Third, financing for development continues to be the key for implementing the SDGs. Therefore, we urge developed countries to fulfill their unmet ODA commitments to developing countries to achieve the target of 0.7 % of gross national income and 0.15 to 0.20 % of ODA to the least developed countries. The current crises should not be used as an excuse to slow down or go back on the obligations and commitments of our developed partners towards the developing countries.

Fourth, the voluntary rechanneling of unutilized Special Drawing Rights (SDRs) to developing countries and a new allocation of SDRs needs to be implemented and a mechanism that allows for a more automated process for issuing special drawing rights should be considered. As indicated in the SG's Report, it took 11 months for the Board of Governors of IMF to agree on a new special drawing rights issuance following the onset of the 2008 global financial crisis, and 17 months following the COVID-19 outbreak. A smooth SDRs rechanneling mechanism is, therefore, urgently required.

Fifth, it is imperative to materialize the mobilization of resources by developed countries to tackle climate change. It is deeply disappointing that the goal to mobilize 100 billion dollars by developed countries per year up to 2020 was never met. We sincerely hope that this goal would be met this year for the first time, as announced at the G20 New Delhi Summit in September.

We also expect developed countries do not fail to comply with their new financing commitments under the Kunming-Montreal Global Biodiversity Framework. Given the significant financing gaps in both the climate and the biodiversity agendas.

Sixth, the UN Secretary-General’s proposal for an “SDG Stimulus” for developing countries, in particular the most in need and distressed countries, could alleviate their economies and accelerate the recovery process towards the implementation of the SDGs. In this regard, we call upon the international community to follow up and support the SG’s “SDG Stimulus” proposal.

Seventh, we express our deep concern that there is still no single global inclusive forum for international tax cooperation at the intergovernmental level. We insist on the need for inclusive and effective platforms to design and discuss international tax rules and norms at the UN.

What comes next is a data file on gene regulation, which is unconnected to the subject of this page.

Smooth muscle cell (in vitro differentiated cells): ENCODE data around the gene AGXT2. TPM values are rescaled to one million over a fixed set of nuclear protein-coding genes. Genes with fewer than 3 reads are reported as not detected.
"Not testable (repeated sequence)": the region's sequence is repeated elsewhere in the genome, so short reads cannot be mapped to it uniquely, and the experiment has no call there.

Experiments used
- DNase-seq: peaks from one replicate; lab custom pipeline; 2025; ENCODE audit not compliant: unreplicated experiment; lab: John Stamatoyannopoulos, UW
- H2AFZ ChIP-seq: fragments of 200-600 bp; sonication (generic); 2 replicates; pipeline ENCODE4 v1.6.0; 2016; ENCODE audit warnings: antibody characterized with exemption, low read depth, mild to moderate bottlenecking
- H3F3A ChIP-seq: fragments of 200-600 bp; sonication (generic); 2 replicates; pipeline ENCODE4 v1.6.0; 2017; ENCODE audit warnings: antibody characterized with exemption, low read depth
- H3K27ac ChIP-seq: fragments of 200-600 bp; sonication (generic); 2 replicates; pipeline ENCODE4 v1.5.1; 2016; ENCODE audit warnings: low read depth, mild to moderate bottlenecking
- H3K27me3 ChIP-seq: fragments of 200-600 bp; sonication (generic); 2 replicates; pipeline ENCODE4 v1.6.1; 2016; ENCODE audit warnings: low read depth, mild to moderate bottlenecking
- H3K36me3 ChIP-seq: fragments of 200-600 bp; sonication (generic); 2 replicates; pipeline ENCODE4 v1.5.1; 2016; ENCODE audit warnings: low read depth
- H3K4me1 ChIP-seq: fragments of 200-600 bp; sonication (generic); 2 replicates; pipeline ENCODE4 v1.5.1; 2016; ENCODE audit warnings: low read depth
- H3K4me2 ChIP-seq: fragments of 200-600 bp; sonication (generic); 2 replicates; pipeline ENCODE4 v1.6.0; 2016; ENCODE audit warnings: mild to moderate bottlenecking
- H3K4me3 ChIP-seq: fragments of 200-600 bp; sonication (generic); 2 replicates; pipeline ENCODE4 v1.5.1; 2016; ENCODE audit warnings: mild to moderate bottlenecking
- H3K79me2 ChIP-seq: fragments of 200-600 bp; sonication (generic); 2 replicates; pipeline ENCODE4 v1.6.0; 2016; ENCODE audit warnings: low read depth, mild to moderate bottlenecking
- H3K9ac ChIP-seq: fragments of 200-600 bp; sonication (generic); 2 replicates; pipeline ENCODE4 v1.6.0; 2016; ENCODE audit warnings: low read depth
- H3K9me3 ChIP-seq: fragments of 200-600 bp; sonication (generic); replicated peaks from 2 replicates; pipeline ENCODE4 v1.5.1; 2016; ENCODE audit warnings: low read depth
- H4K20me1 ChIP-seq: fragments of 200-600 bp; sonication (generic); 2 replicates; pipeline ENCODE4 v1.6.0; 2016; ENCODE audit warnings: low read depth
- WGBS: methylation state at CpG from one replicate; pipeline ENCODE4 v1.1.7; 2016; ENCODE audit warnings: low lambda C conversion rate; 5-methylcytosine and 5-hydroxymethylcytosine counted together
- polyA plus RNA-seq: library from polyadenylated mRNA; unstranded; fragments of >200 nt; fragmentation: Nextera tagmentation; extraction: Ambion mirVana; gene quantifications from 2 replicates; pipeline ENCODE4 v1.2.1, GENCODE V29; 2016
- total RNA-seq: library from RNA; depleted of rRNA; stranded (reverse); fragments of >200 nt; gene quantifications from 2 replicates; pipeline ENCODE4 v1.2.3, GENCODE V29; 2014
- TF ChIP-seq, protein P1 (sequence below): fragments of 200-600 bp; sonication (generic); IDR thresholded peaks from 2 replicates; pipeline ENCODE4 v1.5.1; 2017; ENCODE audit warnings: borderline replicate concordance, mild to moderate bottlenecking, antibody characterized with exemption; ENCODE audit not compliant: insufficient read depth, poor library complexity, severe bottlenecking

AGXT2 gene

Eight, it is important to advance in the establishment of the set of measures of progress on sustainable development that complement or go beyond gross domestic product to inform access to concessional finance and technical cooperation by developing countries through a UN-led intergovernmental process in consultation with all relevant stakeholders, which will also require increased investment in national statistical systems, in data collection, and in capacity building for national statistical agencies.

Ninth, The Group remains deeply concerned and rejects the increasing trend by developed countries to impose unilateral and protectionist measures that undermine the multilateral trading system and negatively impact the access of developing countries' exports to the global markets.

The imposition of unilateral coercive economic measures against developing countries, which are inconsistent with the principles of international law and the Charter of the United Nations, does not contribute to economic and social development, including dialogue and understanding among countries, and impede the capacity of targeted countries to promote post-pandemic recovery. Therefore, we reiterate the urgent need to eliminate them immediately.

Mr. Chair,

Without urgent policy changes and concrete actions, the gaps between developed countries and developing countries threatens to become a vicious circle, with the financing divide limiting countries’ ability to invest in the SDGs and their resilience, making them in turn more vulnerable to external shocks.

Thank you.